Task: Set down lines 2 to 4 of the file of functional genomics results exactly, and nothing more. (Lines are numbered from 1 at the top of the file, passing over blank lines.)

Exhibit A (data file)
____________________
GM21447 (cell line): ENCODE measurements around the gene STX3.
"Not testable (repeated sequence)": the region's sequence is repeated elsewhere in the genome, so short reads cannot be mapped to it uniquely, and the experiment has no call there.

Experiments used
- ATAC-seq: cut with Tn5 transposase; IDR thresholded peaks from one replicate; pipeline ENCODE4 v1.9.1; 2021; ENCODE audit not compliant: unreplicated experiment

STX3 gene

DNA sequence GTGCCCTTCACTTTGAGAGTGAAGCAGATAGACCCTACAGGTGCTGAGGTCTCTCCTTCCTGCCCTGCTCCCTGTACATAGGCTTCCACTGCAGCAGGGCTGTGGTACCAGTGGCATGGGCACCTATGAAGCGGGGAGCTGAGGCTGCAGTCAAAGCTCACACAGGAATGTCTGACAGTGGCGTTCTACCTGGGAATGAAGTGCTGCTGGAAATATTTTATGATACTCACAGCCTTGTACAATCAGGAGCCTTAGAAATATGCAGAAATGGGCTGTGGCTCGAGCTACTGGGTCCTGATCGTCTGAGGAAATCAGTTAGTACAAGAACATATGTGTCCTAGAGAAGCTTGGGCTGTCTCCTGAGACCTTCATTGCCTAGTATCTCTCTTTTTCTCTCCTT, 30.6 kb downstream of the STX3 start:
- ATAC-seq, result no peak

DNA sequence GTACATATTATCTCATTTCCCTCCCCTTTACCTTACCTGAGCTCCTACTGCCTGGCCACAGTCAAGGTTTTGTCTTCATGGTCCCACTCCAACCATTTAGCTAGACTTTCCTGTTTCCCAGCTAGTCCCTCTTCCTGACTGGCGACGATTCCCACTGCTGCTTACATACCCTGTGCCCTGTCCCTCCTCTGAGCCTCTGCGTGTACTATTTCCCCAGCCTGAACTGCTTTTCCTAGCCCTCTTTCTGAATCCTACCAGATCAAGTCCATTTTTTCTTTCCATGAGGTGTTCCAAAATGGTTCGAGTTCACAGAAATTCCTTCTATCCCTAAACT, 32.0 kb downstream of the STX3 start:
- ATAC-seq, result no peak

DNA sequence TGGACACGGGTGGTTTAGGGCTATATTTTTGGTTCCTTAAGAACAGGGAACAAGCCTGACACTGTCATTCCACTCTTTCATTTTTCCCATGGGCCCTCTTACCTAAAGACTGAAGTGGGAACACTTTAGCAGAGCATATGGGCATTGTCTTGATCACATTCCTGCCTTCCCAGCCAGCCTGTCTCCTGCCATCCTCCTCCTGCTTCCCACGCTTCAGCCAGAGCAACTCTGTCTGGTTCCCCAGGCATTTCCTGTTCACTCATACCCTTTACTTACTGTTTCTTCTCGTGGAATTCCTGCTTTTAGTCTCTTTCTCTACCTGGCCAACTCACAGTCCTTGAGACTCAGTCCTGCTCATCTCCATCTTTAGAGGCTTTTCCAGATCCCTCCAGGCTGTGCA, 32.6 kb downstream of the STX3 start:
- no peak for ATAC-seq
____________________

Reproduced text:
"Not testable (repeated sequence)": the region's sequence is repeated elsewhere in the genome, so short reads cannot be mapped to it uniquely, and the experiment has no call there.

Experiments used
- ATAC-seq: cut with Tn5 transposase; IDR thresholded peaks from one replicate; pipeline ENCODE4 v1.9.1; 2021; ENCODE audit not compliant: unreplicated experiment